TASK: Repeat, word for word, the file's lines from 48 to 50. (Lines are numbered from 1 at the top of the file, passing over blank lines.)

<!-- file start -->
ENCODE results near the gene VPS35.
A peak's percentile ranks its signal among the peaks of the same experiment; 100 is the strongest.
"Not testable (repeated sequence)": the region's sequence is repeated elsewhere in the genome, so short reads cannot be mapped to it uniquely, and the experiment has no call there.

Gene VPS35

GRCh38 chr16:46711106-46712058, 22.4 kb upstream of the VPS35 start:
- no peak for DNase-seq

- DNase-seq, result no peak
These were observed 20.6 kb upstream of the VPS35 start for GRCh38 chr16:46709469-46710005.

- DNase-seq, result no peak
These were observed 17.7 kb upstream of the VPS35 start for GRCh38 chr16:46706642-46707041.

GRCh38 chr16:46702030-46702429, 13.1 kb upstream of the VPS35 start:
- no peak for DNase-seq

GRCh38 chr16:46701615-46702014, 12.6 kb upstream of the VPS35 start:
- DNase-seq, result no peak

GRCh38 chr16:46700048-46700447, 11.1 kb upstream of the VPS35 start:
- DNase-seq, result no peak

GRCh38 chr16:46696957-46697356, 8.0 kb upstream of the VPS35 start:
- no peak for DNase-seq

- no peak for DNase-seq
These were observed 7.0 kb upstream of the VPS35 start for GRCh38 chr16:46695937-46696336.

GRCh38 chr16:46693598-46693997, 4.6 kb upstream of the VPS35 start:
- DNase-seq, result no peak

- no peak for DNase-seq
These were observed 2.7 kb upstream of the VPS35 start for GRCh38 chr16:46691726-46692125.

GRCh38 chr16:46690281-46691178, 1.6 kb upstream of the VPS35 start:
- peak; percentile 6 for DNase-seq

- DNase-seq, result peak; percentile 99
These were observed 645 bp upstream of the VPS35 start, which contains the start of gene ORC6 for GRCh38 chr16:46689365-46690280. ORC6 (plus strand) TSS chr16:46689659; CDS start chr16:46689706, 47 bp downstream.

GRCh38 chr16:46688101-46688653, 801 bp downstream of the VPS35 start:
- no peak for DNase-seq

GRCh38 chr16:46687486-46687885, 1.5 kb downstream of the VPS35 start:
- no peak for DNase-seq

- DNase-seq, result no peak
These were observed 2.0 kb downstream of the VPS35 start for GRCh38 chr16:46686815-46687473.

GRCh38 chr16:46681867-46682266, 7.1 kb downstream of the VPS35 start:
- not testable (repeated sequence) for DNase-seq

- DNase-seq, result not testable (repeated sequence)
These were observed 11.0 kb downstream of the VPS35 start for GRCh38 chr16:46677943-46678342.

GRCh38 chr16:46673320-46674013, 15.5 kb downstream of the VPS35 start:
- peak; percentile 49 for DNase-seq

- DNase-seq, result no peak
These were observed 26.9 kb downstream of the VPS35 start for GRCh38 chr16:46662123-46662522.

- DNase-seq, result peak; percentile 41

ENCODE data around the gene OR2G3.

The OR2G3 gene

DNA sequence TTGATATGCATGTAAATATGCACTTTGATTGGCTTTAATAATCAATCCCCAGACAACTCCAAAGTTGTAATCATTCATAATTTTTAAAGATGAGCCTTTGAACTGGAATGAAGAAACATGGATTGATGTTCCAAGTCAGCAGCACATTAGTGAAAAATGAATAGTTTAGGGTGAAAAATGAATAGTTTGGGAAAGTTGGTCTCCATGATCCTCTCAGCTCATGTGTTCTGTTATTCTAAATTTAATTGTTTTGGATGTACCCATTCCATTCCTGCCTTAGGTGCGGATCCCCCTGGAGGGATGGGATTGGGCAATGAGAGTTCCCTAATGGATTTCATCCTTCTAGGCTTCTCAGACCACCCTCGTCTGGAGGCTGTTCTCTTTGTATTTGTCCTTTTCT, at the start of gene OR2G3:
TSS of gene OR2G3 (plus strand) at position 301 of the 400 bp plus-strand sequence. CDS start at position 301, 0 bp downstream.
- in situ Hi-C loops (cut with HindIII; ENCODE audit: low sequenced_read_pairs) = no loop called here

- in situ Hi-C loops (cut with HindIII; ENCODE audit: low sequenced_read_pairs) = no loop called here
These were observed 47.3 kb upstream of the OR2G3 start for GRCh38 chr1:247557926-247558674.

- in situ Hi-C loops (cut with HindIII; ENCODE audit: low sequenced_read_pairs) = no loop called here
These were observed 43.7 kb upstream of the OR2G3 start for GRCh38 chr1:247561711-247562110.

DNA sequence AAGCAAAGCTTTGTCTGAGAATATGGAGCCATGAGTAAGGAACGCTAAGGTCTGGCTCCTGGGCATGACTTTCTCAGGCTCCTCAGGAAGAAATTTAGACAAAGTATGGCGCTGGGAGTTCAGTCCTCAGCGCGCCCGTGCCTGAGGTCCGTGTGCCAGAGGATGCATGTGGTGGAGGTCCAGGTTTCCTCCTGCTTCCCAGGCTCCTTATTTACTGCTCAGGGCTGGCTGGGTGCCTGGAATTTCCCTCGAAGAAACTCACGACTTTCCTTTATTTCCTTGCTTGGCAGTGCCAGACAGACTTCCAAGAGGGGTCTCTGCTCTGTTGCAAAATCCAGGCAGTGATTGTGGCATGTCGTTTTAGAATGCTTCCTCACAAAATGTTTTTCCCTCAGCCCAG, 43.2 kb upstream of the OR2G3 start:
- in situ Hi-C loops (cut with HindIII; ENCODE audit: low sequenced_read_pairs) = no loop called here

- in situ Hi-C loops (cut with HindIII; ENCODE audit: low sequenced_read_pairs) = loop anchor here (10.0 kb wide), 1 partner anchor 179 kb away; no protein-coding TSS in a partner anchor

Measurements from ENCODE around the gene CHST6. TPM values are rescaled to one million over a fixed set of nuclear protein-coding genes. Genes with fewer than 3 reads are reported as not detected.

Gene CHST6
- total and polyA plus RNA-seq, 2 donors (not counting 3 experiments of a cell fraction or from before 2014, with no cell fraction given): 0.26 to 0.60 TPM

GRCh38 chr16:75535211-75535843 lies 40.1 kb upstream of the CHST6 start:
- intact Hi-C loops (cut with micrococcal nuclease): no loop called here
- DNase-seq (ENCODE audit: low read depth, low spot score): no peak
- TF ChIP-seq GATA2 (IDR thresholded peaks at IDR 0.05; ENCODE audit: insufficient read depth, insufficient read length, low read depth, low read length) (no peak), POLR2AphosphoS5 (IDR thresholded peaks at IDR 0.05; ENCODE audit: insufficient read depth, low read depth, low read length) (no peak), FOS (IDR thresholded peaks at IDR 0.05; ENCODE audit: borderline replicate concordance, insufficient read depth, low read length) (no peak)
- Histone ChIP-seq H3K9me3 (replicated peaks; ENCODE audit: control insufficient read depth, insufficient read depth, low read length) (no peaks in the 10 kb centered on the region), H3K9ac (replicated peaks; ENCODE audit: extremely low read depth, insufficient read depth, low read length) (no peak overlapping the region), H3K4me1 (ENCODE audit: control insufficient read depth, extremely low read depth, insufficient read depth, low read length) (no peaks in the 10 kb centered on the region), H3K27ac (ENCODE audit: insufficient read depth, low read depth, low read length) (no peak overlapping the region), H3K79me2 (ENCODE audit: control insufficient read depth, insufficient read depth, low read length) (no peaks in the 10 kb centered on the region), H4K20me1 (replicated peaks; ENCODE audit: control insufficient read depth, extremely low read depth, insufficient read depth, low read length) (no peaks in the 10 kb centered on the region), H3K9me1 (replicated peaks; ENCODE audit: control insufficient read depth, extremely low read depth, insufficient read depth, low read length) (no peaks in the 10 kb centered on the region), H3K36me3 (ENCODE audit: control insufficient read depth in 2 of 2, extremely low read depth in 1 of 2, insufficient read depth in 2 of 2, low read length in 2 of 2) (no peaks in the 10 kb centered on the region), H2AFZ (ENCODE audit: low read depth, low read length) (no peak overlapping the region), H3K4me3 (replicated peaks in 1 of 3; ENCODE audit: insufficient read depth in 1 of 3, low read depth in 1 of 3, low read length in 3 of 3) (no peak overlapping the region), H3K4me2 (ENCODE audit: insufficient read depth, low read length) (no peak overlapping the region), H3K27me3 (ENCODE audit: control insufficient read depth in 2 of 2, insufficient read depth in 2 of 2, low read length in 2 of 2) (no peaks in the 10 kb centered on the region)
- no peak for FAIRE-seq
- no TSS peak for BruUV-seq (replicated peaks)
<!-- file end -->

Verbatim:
- in situ Hi-C loops (cut with HindIII; ENCODE audit: low sequenced_read_pairs) = no loop called here

- in situ Hi-C loops (cut with HindIII; ENCODE audit: low sequenced_read_pairs) = no loop called here
These were observed 47.3 kb upstream of the OR2G3 start for GRCh38 chr1:247557926-247558674.